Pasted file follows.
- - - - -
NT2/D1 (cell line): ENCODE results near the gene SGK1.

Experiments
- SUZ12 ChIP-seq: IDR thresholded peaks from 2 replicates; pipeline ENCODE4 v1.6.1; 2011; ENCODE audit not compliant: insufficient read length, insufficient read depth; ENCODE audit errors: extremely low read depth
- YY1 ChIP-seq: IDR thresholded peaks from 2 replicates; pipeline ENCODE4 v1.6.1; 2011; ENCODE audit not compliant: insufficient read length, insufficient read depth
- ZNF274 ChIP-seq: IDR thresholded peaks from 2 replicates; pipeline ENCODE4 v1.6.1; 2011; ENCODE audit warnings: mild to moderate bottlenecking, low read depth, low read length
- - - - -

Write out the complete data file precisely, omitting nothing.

NT2/D1 (cell line): ENCODE results near the gene SGK1.

Experiments
- SUZ12 ChIP-seq: IDR thresholded peaks from 2 replicates; pipeline ENCODE4 v1.6.1; 2011; ENCODE audit not compliant: insufficient read length, insufficient read depth; ENCODE audit errors: extremely low read depth
- YY1 ChIP-seq: IDR thresholded peaks from 2 replicates; pipeline ENCODE4 v1.6.1; 2011; ENCODE audit not compliant: insufficient read length, insufficient read depth
- ZNF274 ChIP-seq: IDR thresholded peaks from 2 replicates; pipeline ENCODE4 v1.6.1; 2011; ENCODE audit warnings: mild to moderate bottlenecking, low read depth, low read length